This involves a meeting between the prosecution and defense. Topics discussed include plea bargain opportunities, strengths and weaknesses of the prosecution's case, pretrial motions and intangible factors of the case, such as the defendant's character and past history.

If your decision is to take your case to trial, the court will set a trial date. If you enter into a plea bargain/sentencing recommendation it will happen at this hearing. If you decide to change your plea, in some cases your case will be set for a separate sentencing hearing and the court will order you to participate in a presentence investigation prior to the sentencing hearing. The presentence investigation is essentially an in-depth background check that will be presented to the court and can be very influential in the court's determination of its sentence.


What Should I Wear To A Hearing? ( back to top)

You are required to appear at all scheduled hearings. Remember to dress appropriately. Please wear a suit, pants with a shirt and jacket, or pants with a shirt, and professional dress for women. Please do not wear sunglasses, a baseball cap or shorts. When going to court, dress and act like you would when applying for a job or attending a funeral.


What Does It Mean To Prove Guilt 'Beyond A Reasonable Doubt?' ( back to top)

The prosecutor must convince the judge or jury hearing the case that the defendant is guilty beyond a reasonable doubt. This standard is very hard to meet. (By contrast, in noncriminal cases, such as an accident or breach of contract, a plaintiff has to prove her case only by a preponderance of the evidence — just over 50 percent.) As a practical matter, the high burden of proof in criminal cases means that judges and jurors are supposed to resolve all doubts about the meaning of the evidence in favor of the defendant. With such a high standard imposed on the prosecutor, a defendant's most common defense is often to argue that there is reasonable doubt, i.e., that the prosecutor hasn't done a sufficient job of proving that the defendant is guilty.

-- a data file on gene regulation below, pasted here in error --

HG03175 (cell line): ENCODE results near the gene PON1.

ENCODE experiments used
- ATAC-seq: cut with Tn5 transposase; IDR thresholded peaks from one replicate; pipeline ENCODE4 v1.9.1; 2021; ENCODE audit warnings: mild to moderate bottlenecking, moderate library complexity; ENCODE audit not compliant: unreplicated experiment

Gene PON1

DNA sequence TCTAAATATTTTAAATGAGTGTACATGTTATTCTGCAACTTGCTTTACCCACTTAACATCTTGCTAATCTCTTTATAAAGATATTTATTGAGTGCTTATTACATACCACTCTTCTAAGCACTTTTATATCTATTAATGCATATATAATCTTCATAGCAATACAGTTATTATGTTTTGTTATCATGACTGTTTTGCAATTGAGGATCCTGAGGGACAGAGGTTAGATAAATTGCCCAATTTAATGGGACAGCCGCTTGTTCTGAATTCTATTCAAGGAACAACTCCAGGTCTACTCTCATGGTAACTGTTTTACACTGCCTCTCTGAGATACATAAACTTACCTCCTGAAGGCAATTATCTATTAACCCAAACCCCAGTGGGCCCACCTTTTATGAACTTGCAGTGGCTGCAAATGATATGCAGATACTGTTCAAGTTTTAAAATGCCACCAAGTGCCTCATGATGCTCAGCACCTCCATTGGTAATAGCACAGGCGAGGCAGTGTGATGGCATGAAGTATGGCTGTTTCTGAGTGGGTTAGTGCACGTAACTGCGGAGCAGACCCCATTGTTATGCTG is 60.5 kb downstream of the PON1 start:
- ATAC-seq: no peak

Why Do I Need An Attorney? ( back to top)

As with all things in life, there are benefits and costs associated with hiring an attorney. Only you can make the decision that the benefits to you are greater than the cost of hiring an attorney. Among the factors you should consider in deciding whether to hire an attorney to represent you are the results you would like to end up with, whether you are familiar with the constitutional, statutory and case law provisions that control your matter, whether you are familiar with the rules governing evidence and court procedure. Each of these areas often requires a combination of specialized knowledge and experience to achieve the best result possible.

Does Hiring An Attorney Guarantee Me The Result I Want? ( back to top)

No. A lawyer can provide you with conscientious, competent and diligent services and at all times seek to achieve solutions, which are just and reasonable for you. However, because of the uncertainty of legal proceedings, the interpretation and changes in the law, and many other factors, no lawyer can or should warrant, predict or guarantee results or the final outcome of your case or any portion of your case.


Please contact Laura Helmbrecht to schedule a consultation to discuss your case.